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TEACH NG ABOUT SC ENCE AND L GHT N EEEMENTAFY GRADES 423 ence of scientific ways of knowing. Because casual observation of The be- havior of light can be misleading, but a relatively accessible investigation of light can be illuminating, the study of light demonstrates the contrast between casual observation and expenmentation. For all these reasons, Then, The study of light supports children's understanding dhat relationships in The physical world are not self-evident and that constructing scientific knowledge from observation of The world is different from their everyday reason ng. Three major instructional challenges parallel The principles of How People Learn as They apply to The study of light: (1) providing students widh oppor- tunities to develop deep conceptual understanding of targeted aspects of light, and of standards and norms in science for investigating and drawing conclusions (bodh about light and more generally); (2) supporting students in building or bridging from prior knowledge and experience to scientific concepts; and (3) encouraging children to engage in the kind of metacognitive questioning of Their own thinking dhat is requisite to scientific practice. Conceptual Understanding How People Learn suggests that learning for understanding requires the organization of knowledge around core concepts. Thus while light can be studied with tools dhat are easy to use and opportunities to observe the behavior of light abound, if The classroom activity described in This chapter were simply a set of experiences and observations, it would leave students widh little deep knowledge Experiencing many individual activities (e.g., seeing dhat light reflects from wood as well as mirrors) does not ensure dhat students understand The overarching concepts about light outlined below that allow Them to predict how light will behave in a wide variety of circum- stances. As a result, a major focus in This chapter is on The role of The teacher in guiding students' observations, reasoning, and understanding so dhat core concepts are grasped. What conceptual understandings do we consider to be core? As sug- gested above, grasping the differences between everyday observations and reasoning and those of science is not only core in our approach to teaching about light, but also paramount in providing a foundation for further science study. Salient concepts include The following: . Standards of The scientific community for understanding and commu- nicating ideas and explanations about how The world works are different from everyday standards. Science requires careful observations dhat are re- corded accurately and precisely, and organized so dhat patterns can be ob- served in the data. Patterns in observations are stated as knowledge claims.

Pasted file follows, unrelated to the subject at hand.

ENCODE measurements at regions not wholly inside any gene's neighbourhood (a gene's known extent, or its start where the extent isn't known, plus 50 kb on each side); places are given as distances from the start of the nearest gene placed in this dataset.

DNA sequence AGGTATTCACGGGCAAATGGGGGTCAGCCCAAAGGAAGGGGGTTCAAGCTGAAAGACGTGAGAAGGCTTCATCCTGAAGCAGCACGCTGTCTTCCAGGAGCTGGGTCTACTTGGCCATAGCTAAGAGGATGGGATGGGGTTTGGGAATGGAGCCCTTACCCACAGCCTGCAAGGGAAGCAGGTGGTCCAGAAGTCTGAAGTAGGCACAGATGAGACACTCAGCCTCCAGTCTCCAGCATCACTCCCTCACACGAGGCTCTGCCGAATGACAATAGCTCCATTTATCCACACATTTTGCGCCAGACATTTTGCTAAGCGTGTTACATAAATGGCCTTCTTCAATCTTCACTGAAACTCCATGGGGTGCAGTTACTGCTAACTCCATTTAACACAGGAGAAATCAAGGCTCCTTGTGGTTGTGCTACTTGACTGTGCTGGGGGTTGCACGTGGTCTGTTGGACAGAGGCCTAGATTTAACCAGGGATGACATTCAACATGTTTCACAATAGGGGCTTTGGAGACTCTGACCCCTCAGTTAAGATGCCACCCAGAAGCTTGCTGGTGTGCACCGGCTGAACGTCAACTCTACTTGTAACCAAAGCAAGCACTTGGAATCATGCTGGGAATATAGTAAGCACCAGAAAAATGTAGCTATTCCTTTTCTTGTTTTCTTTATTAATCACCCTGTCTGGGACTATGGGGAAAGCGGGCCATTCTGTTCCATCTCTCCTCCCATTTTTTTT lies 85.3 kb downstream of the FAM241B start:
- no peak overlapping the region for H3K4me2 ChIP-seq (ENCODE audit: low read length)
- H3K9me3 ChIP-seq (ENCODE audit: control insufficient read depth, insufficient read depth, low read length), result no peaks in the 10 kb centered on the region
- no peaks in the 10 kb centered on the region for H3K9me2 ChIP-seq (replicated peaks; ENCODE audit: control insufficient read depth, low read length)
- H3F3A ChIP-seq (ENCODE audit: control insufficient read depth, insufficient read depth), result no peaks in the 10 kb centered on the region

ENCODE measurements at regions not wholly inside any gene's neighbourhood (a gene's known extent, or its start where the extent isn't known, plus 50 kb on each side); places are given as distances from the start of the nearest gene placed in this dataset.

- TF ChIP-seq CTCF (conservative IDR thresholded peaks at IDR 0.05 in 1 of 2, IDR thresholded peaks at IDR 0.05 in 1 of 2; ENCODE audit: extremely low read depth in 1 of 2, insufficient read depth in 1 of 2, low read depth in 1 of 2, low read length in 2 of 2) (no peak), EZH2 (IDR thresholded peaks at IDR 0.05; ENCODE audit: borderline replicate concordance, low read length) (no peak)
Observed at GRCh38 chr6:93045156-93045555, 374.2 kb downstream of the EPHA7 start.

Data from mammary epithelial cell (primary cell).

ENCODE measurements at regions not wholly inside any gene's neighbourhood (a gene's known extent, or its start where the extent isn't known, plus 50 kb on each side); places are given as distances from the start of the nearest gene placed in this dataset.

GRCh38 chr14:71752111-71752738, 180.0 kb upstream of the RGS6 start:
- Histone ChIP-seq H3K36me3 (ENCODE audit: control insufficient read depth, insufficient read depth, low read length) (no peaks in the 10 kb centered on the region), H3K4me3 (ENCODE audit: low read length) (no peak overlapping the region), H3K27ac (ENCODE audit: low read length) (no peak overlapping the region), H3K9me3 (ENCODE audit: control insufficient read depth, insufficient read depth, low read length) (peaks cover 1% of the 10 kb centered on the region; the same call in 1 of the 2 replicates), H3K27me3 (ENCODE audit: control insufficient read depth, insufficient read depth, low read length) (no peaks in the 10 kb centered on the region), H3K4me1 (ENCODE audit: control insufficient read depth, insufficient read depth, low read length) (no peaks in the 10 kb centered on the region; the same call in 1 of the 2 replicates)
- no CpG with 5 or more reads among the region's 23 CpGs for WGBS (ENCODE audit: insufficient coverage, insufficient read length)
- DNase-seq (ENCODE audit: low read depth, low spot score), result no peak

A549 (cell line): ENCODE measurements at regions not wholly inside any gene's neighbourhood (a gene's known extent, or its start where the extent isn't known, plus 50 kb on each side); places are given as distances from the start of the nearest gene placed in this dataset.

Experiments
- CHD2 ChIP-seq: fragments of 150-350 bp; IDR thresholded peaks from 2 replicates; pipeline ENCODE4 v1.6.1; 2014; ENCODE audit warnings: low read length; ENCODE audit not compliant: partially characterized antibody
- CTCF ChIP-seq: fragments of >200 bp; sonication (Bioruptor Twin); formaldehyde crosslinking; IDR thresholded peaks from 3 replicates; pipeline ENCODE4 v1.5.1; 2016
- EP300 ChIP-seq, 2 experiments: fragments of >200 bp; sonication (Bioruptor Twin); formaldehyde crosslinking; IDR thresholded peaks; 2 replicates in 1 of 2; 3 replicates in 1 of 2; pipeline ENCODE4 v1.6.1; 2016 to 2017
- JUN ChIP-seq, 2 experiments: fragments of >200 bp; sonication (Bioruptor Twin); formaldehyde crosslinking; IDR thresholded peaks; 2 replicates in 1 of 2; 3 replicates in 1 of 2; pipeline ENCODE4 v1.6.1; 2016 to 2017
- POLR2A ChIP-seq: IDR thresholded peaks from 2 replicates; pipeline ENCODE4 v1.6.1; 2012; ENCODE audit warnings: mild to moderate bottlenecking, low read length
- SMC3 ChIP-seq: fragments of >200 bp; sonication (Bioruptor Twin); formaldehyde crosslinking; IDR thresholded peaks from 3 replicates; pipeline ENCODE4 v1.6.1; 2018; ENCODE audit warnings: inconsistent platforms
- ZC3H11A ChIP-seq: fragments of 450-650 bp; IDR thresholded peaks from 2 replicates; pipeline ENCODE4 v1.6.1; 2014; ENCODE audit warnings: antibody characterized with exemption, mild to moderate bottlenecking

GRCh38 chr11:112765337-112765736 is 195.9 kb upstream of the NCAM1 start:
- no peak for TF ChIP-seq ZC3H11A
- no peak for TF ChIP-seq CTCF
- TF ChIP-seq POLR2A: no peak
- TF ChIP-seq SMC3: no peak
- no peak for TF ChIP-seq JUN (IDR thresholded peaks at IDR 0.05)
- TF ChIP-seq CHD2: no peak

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424 HOW STUDENTS LEARN: SC ENCE N THE C ASSFOOM Claims are judged on the quality of the evidence supporting or disconf~rming them. Hypotheses take on the status of claims only after they have been tested. Claims are subject to challenge and not considered new sciellTiflc knowledge until the scientific community accepts them. These understandings are foundational for all future study of science. There are also core concepts regarding the topic of light that we want students to master. These will vary somewhat, however, according to the grade level and the amount of time that will be devoted to the topic. These concepts include the following: . All objects (expenenced in our everyday lives) reflea and absorb light, and some objects also transmit light. - Dark or black objects mainly absorb light; light or white objects mainly reflect light. - There is an inverse relationship between light reflected Tom and absorbed by an object: more reflected light means less absorbed light. Light reflects from objects in a particular way: the angle of incoming light equals the angle of reflected light. What we see is light reflected from objects. - There must be a source of light for us to see an object. - Sources of illumination can produce light (e.g., the sun) or reflect light (e.g., the moon). When an object blocks a source of light, a shadow is formed. Shad- ows are dark because there is no light reaching them to be reflected to our eyes. The distance of an object from a source of light it blocks detemmines the size of the object's shadow. The shape of an object's shadow depends on the angle of the object to the light, so the shadow of an object may have more than one shape. . The color of an object is the color of light reflected from the object. - The colors of light come from white light, which can be separated into many colors. - The color of an object depends on the extent to which particular colors of light in white light are reflected and absorbed. Other concepts such as the nature of light as both a wave and a par- ticleare beyond what elementary students need to understand. But teach- ers need to know these core concepts to deal effectively with questions that may arise, as we discuss later in this chapter